And all of this has become so accessible and so accepted that when carrying out a simile search on the internet through popular search engines for terms such as “woman”, “Muslim woman” or “Islam” visual images will pop up displaying how the Muslim image is being projected to the entire world. The French sociologist Jean Badurillard’s statement that the media news is a hyper-realist construct in which there is “a continual intertwining of reality and imagination”, is nearly a summary of the situation in the media as far as Islamophobia is concerned. In France, where the burqa ban was most recently passed, the efforts of the French president Nicolas Sarkozy, who is trying to put into practice his discourse during this election campaign, continually keeping the issue of the burqa in the limelight, makes it clear that they will never “Allow for this practice in France”; this leads many to think that France has in fact been invaded by women wearing the burqa. This is actually an attestation to the reconstruction of reality in a supra-natural way, as the burqa-wearing population of
However, we must not do to Western media what the West did to Islam; the Western media has in fact been divided into two. While articles such as “ The Dark Face of Islam,” (The Economist, June 1995) and “They Hate Us Because We are Free” (Alfred, A. Hambridge, Jr.) are examples of frequently penned works in the West, there are also media organs that criticize the racist elements of such discourse in particular and highlight that discrimination of all sorts should be prevented. But if we are to draw a comparison, the sovereignty and monopoly established by the former group is such that the effect of the latter group is not sufficient to appease us.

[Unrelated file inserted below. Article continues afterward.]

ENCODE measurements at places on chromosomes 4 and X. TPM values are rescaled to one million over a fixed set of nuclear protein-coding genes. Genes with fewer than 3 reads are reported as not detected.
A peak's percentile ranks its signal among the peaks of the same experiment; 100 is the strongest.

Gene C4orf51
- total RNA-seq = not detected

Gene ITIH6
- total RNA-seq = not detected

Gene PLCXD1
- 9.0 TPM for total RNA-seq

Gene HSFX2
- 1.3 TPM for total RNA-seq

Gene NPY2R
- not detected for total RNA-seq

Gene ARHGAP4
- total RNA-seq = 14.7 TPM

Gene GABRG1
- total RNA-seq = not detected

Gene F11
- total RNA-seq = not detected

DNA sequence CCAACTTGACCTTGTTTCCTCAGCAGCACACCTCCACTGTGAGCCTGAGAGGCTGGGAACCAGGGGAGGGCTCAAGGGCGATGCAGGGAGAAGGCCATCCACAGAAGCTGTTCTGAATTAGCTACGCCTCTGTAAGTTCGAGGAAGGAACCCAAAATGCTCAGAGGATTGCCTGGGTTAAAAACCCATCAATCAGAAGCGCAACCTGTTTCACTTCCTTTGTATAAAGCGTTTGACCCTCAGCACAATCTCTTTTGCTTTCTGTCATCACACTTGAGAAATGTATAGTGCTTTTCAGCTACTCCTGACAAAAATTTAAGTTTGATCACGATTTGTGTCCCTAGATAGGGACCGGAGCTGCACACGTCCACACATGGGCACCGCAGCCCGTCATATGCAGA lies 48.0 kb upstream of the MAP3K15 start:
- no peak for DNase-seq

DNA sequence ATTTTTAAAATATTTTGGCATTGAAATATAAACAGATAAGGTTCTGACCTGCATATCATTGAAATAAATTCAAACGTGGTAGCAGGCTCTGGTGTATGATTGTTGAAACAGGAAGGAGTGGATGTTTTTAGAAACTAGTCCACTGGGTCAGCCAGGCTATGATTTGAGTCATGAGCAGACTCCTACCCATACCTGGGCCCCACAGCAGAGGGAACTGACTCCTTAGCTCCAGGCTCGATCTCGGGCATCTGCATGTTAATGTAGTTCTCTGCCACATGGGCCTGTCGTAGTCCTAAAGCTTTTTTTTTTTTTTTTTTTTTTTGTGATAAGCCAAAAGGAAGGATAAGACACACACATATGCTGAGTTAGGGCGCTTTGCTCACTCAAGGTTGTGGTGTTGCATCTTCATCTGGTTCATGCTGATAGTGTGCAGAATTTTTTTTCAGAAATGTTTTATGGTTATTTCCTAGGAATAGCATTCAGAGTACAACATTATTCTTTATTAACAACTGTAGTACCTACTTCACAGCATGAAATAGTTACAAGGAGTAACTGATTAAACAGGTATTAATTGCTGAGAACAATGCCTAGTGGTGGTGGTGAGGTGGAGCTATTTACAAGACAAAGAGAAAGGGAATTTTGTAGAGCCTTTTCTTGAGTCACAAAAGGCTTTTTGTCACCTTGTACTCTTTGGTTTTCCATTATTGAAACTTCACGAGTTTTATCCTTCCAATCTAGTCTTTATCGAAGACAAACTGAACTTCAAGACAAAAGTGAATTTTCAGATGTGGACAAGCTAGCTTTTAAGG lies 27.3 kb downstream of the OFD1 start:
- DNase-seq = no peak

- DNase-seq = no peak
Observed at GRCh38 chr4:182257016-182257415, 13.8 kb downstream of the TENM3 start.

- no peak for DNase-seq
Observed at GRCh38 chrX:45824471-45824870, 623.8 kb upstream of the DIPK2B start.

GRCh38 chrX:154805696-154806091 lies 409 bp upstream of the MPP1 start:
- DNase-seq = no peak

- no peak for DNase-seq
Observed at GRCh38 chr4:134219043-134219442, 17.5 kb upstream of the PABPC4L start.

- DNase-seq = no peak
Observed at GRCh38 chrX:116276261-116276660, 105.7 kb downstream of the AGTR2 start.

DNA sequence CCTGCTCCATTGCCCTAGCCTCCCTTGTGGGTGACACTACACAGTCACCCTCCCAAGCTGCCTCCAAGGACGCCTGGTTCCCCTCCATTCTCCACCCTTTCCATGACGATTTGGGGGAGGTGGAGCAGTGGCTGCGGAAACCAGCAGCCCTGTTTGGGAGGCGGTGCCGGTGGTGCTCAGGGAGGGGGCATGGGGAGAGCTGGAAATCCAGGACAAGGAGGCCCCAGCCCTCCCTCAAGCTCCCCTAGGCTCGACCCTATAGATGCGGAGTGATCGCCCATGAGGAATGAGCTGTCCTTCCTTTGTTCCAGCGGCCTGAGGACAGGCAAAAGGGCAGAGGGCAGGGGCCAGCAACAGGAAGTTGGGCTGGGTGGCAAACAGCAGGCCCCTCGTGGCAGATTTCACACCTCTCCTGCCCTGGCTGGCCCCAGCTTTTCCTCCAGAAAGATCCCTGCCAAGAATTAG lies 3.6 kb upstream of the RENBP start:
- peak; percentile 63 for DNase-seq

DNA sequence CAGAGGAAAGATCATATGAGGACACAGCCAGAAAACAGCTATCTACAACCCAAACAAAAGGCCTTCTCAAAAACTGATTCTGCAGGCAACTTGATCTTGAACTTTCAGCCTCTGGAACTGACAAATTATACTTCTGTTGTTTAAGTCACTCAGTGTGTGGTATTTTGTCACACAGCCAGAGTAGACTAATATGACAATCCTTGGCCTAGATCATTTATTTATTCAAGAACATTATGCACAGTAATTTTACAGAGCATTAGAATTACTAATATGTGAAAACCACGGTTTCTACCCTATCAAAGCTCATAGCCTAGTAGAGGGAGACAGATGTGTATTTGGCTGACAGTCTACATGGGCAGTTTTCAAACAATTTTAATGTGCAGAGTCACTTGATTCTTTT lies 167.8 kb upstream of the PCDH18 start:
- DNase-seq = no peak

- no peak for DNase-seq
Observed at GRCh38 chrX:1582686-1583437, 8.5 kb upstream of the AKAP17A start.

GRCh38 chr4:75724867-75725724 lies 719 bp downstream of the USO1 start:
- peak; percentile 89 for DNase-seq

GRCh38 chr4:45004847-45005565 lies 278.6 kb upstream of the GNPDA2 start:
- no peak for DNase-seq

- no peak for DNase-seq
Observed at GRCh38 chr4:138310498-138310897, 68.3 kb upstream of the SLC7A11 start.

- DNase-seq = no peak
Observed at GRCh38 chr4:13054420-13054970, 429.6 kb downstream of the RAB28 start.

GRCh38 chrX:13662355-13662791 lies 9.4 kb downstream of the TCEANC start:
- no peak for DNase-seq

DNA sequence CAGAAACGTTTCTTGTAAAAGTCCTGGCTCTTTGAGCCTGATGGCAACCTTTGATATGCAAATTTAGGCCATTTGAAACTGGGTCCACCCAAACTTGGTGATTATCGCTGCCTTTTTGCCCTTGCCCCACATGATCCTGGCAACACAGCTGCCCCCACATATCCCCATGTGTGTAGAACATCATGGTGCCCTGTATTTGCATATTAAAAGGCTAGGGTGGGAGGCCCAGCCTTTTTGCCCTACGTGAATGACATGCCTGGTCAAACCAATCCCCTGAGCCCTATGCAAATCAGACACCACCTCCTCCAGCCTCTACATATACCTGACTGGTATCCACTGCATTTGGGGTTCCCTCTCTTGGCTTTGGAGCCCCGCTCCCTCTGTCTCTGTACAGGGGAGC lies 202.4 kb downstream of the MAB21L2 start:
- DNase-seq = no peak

Articles published in the Guardian at different dates, such as “Keep Racim away from the Elections,” (April 21, 2010), “Islamophobia is a Threat against Democracy” (March 25, 2010) “The Anti-Muslim Hatred is a Threat to All of Us, (Feb. 25, 2010) or “The UN Should Make a Move against Racism,” (April 20, 2010) were all articles and responses that are opposed to the idea of Islamophobia; indeed, they have all hinted that there was something questionable going on. Just as stated in the article, “Islamophobia,” penned by Daniel Pipes, (New York Sun, Oct. 25, 2005) it is clear that the problem does not consist of just a few “Muslims taking things out of proportion,” and if something has been exaggerated, then the question of how and through which mechanism this has happened should be examined. Among those being questioned, Daniel Pipes was a sure candidate.
|Islamophobia, although containing partial truths, is not the truth in and of itself. It is a future which the media and related institutions want to see and want to be constructed. And if this awareness is not made clear to the Islamic world as soon as possible, living in the shadow of a terrifying Islamophobia, in a future constructed by others, will be inevitable|
Building the future
What must be done at this juncture is not to draw a terrifying scenario, but rather to find a remedy that will be able to help us overcome this period in the calmest manner. What is referred to by the term media is surely not just television, prime time news or newspapers alone. Throughout a large portion of our lives we are in communication with one another, and this is largely affiliated with the media – whether on a conscious or subconscious level. The comments left by those who are unfamiliar with certain parts of the world, left on a social sharing web are also part of this system as well. To this end, a columnist with the Washington Post, a newspaper that reaches millions, or a person who expresses themselves through a single comment underneath the piece, all assist in making an anti-Islamic stance more apparent to the public. The media exerts itself through the differentiation between “real fears” and “encouraged/governed fears,” blurring the boundaries between the two. And as the fears of the people become blurred and mix into one another, the magnified shadow of Islamophobia appears on the screen.
It is apparent to everyone that